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Don’t Leave Money on the Table: JBF’s Homeless Youth Capacity Project Accepting Applications until This Friday, December 2nd

November 29, 2011

By Amy Lemley

As you may have seen in your email in-box this week, the Corporation for Supportive Housing has released a $2.8 million Request for Proposal for housing with coordinated health services for low-income people with chronic health challenges, like repeated inpatient hospitalizations, and emergency room visits.

As I read the RFP, I wondered how these funds could help homeless youth. After all, the over 200,000 homeless youth in California have no shortage of chronic health problems, including disproportionate rates of substance abuse, poor mental health, sexually transmitted diseases, HIV/AIDS and poor oral health. After suffering years of limited access to health care, many homeless youth have the health of a 50 year old.

The need is clearly there–yet, I worry that few homeless youth providers will pursue this wonderful funding opportunity. Why?  There are two main reasons

For one, homeless youth organizations in California lack administrative infrastructure. Two years ago, the John Burton Foundation launched the Homeless Youth Capacity Building Project, to strengthen the ability of nonprofit providers to serve homeless youth. We wanted homeless youth providers to become successful applicants for large, federal housing grants, such as those provided by HUD.  And many were.

The second is a skepticism in our community about big pots of public funding.

For some, it’s about control: if I take public funding, I won’t get to do things my way. I will have to compromise the quality of our program’s services and my organization will be less effective. My response is simple: public dollars are your tax dollars. If they are good enough to fund wars overseas, they are certainly good enough to help homeless youth here at home.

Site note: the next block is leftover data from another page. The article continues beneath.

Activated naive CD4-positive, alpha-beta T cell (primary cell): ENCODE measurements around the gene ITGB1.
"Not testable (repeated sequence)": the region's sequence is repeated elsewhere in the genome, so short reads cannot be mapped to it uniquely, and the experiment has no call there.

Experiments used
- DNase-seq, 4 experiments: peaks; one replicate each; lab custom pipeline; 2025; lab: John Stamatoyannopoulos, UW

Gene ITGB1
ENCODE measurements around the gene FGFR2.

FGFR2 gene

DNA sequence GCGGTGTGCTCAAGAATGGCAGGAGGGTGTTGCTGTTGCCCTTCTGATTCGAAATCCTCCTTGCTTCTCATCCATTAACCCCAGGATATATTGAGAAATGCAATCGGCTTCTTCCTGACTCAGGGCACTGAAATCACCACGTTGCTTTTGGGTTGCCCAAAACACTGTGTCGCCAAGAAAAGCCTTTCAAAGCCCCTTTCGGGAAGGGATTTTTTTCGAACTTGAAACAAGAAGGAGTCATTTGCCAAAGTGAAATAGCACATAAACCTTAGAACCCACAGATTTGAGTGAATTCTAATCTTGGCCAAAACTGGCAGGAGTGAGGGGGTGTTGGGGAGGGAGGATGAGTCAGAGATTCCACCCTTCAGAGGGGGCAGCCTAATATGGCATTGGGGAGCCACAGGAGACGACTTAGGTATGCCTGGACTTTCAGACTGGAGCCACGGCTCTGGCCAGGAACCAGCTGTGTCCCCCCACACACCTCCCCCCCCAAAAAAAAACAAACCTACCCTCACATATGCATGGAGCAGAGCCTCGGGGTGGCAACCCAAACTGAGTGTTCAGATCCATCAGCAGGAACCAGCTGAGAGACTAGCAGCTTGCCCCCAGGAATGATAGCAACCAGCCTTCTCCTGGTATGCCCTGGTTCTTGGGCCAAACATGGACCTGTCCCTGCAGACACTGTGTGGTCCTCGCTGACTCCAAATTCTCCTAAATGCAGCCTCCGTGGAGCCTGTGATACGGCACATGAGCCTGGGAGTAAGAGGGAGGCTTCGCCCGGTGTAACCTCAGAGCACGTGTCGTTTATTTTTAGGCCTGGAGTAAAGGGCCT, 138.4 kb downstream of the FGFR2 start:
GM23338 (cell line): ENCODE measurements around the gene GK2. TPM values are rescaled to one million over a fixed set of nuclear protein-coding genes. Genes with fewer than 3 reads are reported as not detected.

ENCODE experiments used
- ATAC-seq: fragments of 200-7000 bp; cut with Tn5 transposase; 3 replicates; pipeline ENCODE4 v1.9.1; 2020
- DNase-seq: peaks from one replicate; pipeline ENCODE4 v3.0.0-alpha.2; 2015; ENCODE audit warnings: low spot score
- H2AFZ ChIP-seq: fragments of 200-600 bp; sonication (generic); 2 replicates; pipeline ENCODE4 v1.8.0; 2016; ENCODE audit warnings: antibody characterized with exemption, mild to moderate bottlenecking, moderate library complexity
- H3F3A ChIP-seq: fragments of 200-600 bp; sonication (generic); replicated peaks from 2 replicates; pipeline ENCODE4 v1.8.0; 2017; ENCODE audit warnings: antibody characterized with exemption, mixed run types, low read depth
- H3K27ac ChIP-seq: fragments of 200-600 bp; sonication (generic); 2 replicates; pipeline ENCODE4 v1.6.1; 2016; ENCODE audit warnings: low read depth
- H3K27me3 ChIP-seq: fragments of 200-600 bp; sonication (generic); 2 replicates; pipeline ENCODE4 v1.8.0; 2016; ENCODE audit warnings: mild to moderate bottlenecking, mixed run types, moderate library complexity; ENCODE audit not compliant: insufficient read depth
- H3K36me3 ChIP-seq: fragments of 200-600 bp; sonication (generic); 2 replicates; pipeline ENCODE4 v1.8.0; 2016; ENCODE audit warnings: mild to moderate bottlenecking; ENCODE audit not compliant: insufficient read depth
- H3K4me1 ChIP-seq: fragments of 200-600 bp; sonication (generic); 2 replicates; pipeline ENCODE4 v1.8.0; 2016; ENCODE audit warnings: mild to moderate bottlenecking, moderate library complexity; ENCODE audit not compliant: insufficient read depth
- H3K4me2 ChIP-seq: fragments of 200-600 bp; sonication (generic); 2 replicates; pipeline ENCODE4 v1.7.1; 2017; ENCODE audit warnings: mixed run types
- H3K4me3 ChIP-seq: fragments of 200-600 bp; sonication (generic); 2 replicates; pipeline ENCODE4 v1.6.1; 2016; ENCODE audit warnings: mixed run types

For others, the concern is that these large grants have too many administrative hoops, too many hurdles. For this, I have an even blunter response: let’s challenge ourselves to work as hard as the youth we serve.

To stay afloat, homeless youth must navigate a literal labyrinth of issues, including limited access to public assistance, the rising cost of higher education, unaffordable housing, regular threats to their physical and mental health, and minimal job prospects. And yet, we are complaining about too many hoops and hurdles?  Really?

As a former Executive Director, I understand why these grants are often overwhelming and unappealing, yet we cannot leave money on the table while we wait for fewer administrative burdens.  For one, that’s not fair to kids who need help now, and for another is that it’s not likely to happen anytime soon. More complexity, not less, is what I see on the horizon.

In California, we are fortunate to have a rich network of homeless youth providers who are providing excellent service to some of the hardest to serve individuals. We owe it to them to reach out and take the resources on offer.  I think we can do it, and if you don’t think you can, give me a call and I’ll see if I can convince you.  Or better yet, apply to the Homeless Youth Capacity Building Project yourself. The project will be providing a cohort of organizations with technical assistance over the course of one year that will enable them to land big grants like the one being offered by CSH. The deadline’s this Friday!

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